The Dewees community is celebrating its 20th anniversary with a number of events throughout 2012, a big year birding contest, a new ferry, a new logo, a new website address – http://DeweesIslander.com. Some of the upcoming events are the Property Owners Meeting in March, the Dewees Homecoming over Memorial Day, and the 4th July Golf Cart Parade.
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For more information on Dewees Island and the “Dewees Islander”, please contact Reggie Fairchild 843-259-1717; email: ReggieFairchild@gmail.com.
Pictures below available for use in conjunction with stories based on this press release. Additional pictures of Dewees Island and the “Dewees Islander” available upon request. Please make requests to ReggieFairchild@gmail.com.
If you’ve never been to Dewees in the winter, you should consider it. The sunsets are great. The shelling, especially on the North Beach after a storm, is spectacular. The ducks and loons are here in large numbers. The dolphins are playful.
On Saturday, the owners of lot 17 held an auction at Morgan Creek. Any offer at or above $149,000 would buy the undeveloped oceanfront lot. Approximately 40 people showed for the auction. Most were there to observe. Two bidders emerged going back and forth. The auctioneer even broke into song trying to coax a higher price from them. At the end the property sold for $180,000 plus a 10% bid premium.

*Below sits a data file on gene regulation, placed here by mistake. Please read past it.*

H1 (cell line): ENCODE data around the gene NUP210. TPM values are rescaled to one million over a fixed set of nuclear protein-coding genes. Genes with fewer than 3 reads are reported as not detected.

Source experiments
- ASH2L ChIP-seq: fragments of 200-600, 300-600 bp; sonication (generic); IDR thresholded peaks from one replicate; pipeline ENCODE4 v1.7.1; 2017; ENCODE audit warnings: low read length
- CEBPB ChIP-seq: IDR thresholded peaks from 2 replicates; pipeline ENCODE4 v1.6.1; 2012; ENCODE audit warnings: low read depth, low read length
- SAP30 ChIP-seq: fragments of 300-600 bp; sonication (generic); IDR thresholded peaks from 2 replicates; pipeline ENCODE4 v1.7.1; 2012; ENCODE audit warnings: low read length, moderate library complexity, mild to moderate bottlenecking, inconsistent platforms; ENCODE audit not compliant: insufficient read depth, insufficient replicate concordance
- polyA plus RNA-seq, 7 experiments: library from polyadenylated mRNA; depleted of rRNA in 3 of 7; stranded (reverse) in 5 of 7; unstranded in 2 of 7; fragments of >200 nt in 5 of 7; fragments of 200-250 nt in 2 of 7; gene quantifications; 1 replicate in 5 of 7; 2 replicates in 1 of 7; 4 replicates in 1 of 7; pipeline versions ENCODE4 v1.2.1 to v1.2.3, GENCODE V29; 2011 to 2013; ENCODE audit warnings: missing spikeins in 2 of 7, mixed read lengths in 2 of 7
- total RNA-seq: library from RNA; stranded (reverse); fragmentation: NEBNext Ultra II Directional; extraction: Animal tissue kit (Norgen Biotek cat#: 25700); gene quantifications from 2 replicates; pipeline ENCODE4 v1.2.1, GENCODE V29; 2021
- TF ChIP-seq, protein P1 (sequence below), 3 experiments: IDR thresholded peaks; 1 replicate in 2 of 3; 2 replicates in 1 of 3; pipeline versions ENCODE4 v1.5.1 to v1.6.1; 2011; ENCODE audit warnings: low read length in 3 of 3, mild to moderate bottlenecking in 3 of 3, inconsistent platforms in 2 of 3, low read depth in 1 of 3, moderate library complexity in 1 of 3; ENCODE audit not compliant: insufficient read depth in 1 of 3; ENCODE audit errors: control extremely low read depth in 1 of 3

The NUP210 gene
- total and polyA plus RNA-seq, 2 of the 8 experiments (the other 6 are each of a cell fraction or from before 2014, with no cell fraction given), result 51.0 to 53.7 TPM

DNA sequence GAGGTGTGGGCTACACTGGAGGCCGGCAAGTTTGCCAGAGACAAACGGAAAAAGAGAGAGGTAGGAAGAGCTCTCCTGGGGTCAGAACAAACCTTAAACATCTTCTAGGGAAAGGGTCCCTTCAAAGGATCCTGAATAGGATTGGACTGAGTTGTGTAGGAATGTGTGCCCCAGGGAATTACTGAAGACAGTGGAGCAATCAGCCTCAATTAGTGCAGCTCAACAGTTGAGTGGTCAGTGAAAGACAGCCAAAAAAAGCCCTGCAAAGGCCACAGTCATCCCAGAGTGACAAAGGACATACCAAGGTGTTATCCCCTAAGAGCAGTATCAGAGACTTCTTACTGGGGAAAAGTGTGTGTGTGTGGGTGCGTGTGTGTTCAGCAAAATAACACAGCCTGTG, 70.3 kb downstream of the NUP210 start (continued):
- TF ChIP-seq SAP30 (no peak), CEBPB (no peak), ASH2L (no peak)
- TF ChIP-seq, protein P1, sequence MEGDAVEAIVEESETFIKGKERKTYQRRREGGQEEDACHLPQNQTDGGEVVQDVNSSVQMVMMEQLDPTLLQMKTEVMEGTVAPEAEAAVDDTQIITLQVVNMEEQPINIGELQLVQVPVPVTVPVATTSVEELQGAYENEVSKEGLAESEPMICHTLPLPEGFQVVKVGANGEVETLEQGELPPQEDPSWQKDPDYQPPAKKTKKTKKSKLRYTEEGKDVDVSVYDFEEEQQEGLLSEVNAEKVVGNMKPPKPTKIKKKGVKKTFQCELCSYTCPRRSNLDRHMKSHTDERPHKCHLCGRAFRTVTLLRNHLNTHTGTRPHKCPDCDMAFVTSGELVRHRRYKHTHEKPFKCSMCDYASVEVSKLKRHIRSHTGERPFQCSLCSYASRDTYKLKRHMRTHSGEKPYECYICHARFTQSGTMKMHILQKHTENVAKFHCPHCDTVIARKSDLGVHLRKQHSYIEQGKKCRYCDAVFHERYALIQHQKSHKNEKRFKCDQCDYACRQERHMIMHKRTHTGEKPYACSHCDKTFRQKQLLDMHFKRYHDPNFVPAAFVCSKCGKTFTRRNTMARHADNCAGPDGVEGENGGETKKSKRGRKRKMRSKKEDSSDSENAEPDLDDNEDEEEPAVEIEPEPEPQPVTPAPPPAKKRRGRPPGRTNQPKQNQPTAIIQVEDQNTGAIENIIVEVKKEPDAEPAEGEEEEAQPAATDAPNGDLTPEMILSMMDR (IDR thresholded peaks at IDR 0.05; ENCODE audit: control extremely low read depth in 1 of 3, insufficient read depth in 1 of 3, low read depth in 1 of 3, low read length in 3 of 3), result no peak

The lot had been listed as $325,000 prior to being put up for auction. The lot was listed for $1,495,000 from 2005 to 2008. Even if prices don’t return to the levels of the recent real estate bubble, it appears that the Buyer got a great deal with lots of potential for long term appreciation.
We look forward to having a new member of our special community. If you know someone who might be interested in buying property on Dewees Island, please have them check out the listings on DeweesRealEstate.com. We’d be happy to help them. There are more great deals available.
The Dewees Utility staff has reorganized the trash and recycling center to try to make it easier for people to know where to put what. They’ve also added clear labels with arrows showing where bottles and cans get recycled and where paper gets recycled. Hopefully this means we won’t open a bin labeled paper only to find cans inside.
I found the yellow rat snake pictured below while walking to the ferry from the golf cart parking area. The person next to me nearly jumped out of her skin (She shall remain nameless to safeguard her dignity. No, it wasn’t Judy, she loves snakes). Most of the snakes on Dewees are very helpful to humans. They get rid of rats! and mice.
It’s amazing to me that rat snakes can climb trees, pilings and other vertical surfaces.
The beach north of Osprey Walk has been accreting for more than a year. The changes are most pronounced in the area about 200 yards north of the walkway where the sandbar welded onto the front beach. A significant number of plants, especially grasses, have grown in the area of accretion. Eventually this should lead to the development of new dunes.
Sand has also started building up at Osprey Walk and in the golf cart parking lot at the walk. The new sand is soft and carts were starting to get stuck. The POA staff put down a layer of mulch, but the area still wasn’t hard enough to support carts. The staff came up with the innovative idea of using portable boardwalks. This solution has worked quite well. Golf carts can drive reasonably well in the parking area, even though there hasn’t been much rain.
The only issue now is that the entry onto the walkway is getting buried by blowing sand. Most people are stepping onto the side of the boardwalk in an attempt to avoid the soft sand. If the dune continues to build, the POA may eventually change the configuration of the walkway.